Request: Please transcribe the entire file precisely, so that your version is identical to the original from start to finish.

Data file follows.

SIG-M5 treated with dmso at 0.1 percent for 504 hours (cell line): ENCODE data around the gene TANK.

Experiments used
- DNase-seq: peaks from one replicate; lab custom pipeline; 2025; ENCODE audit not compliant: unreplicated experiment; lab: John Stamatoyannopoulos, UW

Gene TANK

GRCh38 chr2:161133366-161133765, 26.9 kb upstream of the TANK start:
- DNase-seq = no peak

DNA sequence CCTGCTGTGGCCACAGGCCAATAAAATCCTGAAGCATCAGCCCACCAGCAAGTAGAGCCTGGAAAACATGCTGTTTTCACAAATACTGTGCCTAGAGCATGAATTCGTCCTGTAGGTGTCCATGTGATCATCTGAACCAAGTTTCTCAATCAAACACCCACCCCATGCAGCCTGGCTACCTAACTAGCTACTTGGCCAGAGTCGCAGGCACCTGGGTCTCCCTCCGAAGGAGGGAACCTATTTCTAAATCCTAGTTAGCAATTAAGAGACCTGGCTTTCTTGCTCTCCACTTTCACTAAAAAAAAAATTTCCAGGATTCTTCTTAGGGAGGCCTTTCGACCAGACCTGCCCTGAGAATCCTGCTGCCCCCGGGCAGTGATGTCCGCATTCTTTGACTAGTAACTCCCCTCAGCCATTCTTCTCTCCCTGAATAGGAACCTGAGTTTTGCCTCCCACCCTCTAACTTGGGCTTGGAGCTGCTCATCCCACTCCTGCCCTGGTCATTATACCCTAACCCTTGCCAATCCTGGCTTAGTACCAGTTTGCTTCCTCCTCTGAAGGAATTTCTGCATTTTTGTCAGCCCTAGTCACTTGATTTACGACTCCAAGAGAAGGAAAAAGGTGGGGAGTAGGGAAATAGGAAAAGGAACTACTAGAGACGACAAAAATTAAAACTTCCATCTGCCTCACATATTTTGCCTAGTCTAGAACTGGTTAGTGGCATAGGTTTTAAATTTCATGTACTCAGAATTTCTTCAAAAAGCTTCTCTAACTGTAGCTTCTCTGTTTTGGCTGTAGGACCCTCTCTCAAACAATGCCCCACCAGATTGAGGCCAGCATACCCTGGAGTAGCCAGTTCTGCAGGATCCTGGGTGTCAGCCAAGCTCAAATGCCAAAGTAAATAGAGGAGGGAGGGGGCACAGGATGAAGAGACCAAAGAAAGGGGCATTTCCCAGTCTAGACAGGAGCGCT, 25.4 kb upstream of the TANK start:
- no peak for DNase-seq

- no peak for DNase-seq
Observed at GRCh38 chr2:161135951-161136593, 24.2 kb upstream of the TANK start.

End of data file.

SIG-M5 treated with dmso at 0.1 percent for 504 hours (cell line): ENCODE data around the gene TANK.

Experiments used
- DNase-seq: peaks from one replicate; lab custom pipeline; 2025; ENCODE audit not compliant: unreplicated experiment; lab: John Stamatoyannopoulos, UW

Gene TANK

GRCh38 chr2:161133366-161133765, 26.9 kb upstream of the TANK start:
- DNase-seq = no peak

DNA sequence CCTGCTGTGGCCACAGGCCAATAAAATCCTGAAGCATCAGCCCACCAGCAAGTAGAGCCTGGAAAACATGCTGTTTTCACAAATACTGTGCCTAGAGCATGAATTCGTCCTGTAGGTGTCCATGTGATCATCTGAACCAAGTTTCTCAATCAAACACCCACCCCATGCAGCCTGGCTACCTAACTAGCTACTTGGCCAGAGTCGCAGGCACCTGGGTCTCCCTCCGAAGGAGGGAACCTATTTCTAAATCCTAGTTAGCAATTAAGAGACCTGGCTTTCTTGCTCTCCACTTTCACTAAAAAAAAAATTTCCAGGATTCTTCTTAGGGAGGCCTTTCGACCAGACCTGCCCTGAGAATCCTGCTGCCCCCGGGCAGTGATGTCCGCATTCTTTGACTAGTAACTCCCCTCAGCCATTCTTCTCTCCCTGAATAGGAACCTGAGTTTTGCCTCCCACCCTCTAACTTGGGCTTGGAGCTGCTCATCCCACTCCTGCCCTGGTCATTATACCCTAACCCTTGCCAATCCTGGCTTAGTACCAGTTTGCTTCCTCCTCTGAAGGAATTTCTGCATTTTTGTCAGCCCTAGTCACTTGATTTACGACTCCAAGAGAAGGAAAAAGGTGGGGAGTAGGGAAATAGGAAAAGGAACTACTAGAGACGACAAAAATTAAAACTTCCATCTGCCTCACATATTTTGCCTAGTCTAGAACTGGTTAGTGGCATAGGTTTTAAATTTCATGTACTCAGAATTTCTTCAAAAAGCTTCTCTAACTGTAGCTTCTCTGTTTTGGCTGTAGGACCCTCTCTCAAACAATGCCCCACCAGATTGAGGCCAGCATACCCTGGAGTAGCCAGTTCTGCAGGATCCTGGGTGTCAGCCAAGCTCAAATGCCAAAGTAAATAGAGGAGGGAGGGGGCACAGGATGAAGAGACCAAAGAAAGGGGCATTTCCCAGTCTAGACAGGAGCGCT, 25.4 kb upstream of the TANK start:
- no peak for DNase-seq

- no peak for DNase-seq
Observed at GRCh38 chr2:161135951-161136593, 24.2 kb upstream of the TANK start.